The art of Frederick Hammersley
Prior to his death last May in Albuquerque at the age of 90, artist Frederick Hammersley was serving as consultant for his first major monograph, Frederick Hammersley, published by Art Santa Fe Presents and released by the Museum of New Mexico Press on Saturday, Dec. 12. “Frederick’s participation represents yet another example of his visual acuity and artistic achievement, without which this project could not have been realized,” states gallery owner Charlotte Jackson, Hammersley’s Santa Fe dealer, in her foreword to the book. When contacted by Pasatiempo, Jackson added, “I am only sorry that Frederick didn’t get to see the book completed. I feel it is a very strong overview of his life’s work.”
Hammersley possessed a gentle and mannered soul. He had a quick wit and was a respected educator and a prolific artist. His artistic legacy will forever be associated with hard-edge, nonobjective imagery— displayed in three series of recurring styles that he described as “the hunch paintings,” “the geometrics,” and “the organics,” which came to fruition in 1950, 1959, and 1963 respectively. In one form or another, these separate but related styles made up Hammersley’s portfolio throughout his career. But his sensibilities toward abstract design began earlier. “Hammersley’s trail to abstraction began with a few objects that he found in an alley. They became the subjects of a traditional still-life painting using just four colors,” writes New Mexico Museum of Art curator Joseph Traugott, one of four essayists for the monograph. “The results pleased Hammersley, and he proceeded to reduce the forms into even simpler shapes. From First Painting in Red, Yellow, Black & White, 1947, Hammersley created 14 other versions of the composition. Each moved farther and farther from its academic origin.” In the original painting, those objects appear to have been four different pieces of wood, a brick, and a segment of rubber hose.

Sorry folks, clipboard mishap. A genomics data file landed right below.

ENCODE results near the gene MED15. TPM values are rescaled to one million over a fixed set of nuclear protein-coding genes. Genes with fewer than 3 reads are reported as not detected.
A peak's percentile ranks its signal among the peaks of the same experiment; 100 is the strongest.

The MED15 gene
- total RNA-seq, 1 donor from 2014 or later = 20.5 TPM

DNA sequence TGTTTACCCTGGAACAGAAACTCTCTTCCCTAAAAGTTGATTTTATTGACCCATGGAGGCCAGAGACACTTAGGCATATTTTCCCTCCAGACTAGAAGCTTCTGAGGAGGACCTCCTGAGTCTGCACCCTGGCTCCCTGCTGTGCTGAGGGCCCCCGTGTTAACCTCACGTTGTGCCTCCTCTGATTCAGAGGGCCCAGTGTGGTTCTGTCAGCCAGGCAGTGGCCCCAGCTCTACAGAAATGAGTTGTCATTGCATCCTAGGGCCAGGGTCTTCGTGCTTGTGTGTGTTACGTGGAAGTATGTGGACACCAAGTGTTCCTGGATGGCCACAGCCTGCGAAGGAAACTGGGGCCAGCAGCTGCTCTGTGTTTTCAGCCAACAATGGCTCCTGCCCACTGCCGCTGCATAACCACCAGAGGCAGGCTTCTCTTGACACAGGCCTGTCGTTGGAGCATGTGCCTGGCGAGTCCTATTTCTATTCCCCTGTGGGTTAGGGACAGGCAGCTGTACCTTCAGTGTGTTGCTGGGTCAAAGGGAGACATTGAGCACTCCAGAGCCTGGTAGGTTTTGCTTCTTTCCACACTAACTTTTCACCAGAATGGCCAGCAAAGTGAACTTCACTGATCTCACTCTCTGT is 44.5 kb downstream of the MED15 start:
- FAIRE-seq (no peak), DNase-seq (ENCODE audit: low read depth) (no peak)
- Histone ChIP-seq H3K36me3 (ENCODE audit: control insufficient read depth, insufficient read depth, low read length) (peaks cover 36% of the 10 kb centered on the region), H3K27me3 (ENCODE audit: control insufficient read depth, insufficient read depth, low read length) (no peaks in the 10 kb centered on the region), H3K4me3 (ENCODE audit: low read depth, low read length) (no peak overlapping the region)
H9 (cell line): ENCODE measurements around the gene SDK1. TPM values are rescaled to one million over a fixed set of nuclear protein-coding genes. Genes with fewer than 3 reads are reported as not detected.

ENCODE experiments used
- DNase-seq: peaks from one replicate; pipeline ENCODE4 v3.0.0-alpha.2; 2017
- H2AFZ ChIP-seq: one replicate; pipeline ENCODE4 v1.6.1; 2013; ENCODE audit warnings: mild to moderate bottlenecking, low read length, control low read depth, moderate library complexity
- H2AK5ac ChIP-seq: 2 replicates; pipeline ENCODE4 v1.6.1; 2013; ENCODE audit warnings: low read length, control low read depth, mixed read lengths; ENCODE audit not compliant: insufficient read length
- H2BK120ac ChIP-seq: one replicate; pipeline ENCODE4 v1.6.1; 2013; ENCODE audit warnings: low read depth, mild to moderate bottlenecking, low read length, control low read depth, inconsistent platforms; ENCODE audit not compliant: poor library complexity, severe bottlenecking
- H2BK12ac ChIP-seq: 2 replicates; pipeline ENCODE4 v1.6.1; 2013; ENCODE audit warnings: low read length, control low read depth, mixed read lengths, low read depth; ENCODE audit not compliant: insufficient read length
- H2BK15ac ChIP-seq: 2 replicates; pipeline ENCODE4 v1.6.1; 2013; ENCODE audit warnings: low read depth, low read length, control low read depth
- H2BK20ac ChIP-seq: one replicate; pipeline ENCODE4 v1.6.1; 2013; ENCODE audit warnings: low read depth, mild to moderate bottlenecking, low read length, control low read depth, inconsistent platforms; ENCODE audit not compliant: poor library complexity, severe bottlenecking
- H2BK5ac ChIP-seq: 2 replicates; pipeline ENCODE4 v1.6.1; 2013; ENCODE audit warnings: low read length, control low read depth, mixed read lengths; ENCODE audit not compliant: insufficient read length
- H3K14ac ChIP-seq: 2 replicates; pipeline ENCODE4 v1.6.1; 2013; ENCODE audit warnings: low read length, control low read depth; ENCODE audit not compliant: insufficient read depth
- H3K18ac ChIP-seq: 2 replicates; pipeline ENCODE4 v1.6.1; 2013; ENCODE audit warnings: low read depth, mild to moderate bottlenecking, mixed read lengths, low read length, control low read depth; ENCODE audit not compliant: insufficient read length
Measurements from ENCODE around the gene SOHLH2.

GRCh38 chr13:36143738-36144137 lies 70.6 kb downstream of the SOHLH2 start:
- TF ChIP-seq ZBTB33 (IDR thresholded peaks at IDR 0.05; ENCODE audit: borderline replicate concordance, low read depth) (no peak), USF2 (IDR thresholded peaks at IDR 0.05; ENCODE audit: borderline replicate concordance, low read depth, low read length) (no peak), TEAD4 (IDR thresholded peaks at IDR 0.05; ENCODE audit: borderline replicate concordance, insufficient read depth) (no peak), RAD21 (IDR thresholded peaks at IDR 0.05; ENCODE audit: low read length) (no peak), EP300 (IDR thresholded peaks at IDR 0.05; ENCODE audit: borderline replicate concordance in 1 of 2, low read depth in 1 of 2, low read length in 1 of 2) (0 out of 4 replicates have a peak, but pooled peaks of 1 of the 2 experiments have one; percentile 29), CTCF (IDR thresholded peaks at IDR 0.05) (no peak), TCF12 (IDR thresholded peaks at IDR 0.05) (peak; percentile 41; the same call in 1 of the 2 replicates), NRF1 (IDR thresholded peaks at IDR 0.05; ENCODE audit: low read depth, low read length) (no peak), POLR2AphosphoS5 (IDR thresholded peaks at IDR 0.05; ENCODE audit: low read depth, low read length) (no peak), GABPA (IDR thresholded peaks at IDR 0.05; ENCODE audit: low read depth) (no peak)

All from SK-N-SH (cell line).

Trained in traditional painting techniques before and after his military service inWorldWar II— at the Chouinard Art Institute and the Jepson Art Institute in Los Angeles and the École des Beaux-Arts in Paris— Hammersley cited seeing the abstract qualities in work by Pierre Bonnard and Piet Mondrian as moving experiences. “Bonnard was the subject of a show at the L.A. County Museum years ago. ... I never remember wanting to paint like him and his contemporaries, I just know they were putting relationships together that were just wonderful,” he recalled to writer Sarah S. King in 2008, in an interview published in the monograph. The artist also confessed, “I did care for Mondrian. I saw a series of early Mondrian paintings at the Santa Barbara Museum, a figurative work that showed cows and the barn and this tree. After a while, the tree slightly changed, and it got more abstract, and then finally became an abstraction; its leaves: a shimmering mass of ovoids.”